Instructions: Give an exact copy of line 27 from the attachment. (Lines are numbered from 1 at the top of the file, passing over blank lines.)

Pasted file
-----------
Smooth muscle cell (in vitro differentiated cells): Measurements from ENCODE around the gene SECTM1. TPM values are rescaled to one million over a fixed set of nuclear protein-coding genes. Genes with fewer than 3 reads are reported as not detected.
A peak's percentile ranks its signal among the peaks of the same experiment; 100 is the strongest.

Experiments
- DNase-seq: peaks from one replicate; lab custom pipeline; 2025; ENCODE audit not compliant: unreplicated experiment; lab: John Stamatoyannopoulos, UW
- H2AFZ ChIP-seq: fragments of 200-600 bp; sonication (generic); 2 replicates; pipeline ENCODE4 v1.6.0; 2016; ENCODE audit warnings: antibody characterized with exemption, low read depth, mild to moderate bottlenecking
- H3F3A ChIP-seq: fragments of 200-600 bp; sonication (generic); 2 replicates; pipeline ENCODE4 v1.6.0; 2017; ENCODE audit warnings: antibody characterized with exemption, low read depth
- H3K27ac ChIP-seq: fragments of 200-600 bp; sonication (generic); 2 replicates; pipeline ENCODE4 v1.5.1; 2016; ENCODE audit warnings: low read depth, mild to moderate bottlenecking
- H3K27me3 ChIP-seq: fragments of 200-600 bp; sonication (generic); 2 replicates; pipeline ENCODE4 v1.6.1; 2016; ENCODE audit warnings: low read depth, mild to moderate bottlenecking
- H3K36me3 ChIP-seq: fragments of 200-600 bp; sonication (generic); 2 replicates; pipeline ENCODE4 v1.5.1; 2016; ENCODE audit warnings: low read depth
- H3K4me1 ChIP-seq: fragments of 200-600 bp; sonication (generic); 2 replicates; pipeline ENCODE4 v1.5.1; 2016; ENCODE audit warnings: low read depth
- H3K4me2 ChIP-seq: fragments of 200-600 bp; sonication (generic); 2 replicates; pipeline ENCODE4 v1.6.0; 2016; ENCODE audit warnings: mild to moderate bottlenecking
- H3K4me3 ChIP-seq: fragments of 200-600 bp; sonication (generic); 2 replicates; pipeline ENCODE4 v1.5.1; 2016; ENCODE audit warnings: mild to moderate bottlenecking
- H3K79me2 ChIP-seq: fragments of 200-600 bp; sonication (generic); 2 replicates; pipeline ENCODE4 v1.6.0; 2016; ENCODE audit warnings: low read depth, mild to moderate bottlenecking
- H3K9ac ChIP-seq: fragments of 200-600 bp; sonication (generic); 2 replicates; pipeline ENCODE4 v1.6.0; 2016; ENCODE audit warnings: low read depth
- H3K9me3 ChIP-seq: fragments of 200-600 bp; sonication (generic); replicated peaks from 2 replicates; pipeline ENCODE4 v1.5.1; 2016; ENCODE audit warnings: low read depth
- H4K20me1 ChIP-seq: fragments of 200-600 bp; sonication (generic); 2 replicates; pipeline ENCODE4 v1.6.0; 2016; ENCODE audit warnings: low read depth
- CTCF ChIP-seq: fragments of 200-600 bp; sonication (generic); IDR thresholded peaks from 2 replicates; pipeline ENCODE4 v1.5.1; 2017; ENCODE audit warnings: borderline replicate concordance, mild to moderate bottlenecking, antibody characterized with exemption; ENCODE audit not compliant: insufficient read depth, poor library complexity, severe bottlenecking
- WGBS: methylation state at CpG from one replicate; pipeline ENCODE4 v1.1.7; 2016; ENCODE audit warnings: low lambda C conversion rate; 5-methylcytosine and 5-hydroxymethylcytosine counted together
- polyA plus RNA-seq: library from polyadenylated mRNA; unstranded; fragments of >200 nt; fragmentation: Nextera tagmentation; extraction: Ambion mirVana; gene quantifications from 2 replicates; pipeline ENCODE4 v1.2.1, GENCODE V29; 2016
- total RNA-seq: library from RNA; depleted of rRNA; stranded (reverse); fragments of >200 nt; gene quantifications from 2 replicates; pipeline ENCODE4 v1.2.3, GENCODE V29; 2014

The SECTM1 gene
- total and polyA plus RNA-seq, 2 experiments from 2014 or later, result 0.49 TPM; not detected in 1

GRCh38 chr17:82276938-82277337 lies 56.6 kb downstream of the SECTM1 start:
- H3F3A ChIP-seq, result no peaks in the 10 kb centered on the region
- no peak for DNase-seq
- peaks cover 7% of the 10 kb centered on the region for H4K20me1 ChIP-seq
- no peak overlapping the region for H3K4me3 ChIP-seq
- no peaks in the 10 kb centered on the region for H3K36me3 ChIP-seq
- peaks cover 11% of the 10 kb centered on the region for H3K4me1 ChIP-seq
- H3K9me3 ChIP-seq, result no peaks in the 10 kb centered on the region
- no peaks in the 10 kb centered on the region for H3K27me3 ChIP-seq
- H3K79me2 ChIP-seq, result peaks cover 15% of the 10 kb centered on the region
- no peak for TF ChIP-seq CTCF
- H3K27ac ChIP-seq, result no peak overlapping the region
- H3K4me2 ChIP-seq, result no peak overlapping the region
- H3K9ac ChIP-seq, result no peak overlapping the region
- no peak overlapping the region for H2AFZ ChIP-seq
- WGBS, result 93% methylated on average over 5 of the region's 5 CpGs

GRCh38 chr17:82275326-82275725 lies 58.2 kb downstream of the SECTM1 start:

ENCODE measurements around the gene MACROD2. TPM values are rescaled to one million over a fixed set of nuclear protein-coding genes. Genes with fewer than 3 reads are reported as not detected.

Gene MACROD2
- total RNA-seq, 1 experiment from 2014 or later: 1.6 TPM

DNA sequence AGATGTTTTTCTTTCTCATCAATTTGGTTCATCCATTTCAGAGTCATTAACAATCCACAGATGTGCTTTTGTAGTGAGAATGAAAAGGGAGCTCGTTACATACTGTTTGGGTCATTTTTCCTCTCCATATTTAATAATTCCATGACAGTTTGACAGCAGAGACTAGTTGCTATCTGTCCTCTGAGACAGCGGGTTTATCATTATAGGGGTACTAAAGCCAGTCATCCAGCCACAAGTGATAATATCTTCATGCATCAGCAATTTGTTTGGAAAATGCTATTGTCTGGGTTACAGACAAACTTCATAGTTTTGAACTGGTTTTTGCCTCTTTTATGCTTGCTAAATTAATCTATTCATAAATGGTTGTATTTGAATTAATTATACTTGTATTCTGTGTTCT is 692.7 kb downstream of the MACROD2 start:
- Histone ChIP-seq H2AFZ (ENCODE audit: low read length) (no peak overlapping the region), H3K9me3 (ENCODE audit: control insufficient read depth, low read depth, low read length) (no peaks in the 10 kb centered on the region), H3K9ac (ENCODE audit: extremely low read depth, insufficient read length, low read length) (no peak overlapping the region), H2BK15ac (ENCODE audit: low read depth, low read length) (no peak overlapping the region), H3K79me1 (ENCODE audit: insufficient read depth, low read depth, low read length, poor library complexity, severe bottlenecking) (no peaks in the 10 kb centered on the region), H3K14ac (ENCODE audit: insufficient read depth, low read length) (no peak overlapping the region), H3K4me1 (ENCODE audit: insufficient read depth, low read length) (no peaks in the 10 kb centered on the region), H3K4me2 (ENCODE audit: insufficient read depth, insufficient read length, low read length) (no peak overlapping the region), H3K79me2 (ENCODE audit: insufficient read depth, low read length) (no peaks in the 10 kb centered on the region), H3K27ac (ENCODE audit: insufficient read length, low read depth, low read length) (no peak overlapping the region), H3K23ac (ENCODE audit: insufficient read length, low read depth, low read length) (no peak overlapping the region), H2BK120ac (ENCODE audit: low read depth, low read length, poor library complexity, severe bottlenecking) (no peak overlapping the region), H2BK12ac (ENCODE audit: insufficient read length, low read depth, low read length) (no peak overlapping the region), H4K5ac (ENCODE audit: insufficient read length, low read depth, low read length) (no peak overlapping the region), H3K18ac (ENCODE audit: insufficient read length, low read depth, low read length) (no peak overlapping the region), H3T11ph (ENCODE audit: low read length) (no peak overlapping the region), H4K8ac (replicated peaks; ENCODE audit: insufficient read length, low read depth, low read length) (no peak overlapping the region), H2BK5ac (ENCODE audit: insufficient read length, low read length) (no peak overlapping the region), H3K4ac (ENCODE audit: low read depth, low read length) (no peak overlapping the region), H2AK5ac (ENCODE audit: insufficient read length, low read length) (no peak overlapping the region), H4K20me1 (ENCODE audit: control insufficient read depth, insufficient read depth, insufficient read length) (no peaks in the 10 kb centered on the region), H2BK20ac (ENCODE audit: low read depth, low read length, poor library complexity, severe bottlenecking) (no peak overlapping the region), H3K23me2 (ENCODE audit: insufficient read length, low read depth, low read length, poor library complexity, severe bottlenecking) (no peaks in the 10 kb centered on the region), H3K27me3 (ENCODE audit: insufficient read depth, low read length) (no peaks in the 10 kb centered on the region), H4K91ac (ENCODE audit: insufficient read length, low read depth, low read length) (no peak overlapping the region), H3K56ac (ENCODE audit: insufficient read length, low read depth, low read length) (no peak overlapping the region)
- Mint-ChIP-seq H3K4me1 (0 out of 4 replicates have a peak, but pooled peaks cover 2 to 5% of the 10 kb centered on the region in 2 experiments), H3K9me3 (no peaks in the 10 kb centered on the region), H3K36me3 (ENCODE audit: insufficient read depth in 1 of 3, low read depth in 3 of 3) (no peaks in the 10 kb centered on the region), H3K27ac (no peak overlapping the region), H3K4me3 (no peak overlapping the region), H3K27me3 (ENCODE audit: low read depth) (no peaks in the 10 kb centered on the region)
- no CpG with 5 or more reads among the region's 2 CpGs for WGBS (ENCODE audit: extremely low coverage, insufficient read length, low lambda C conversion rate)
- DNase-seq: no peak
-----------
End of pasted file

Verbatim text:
- no peak overlapping the region for H3K4me3 ChIP-seq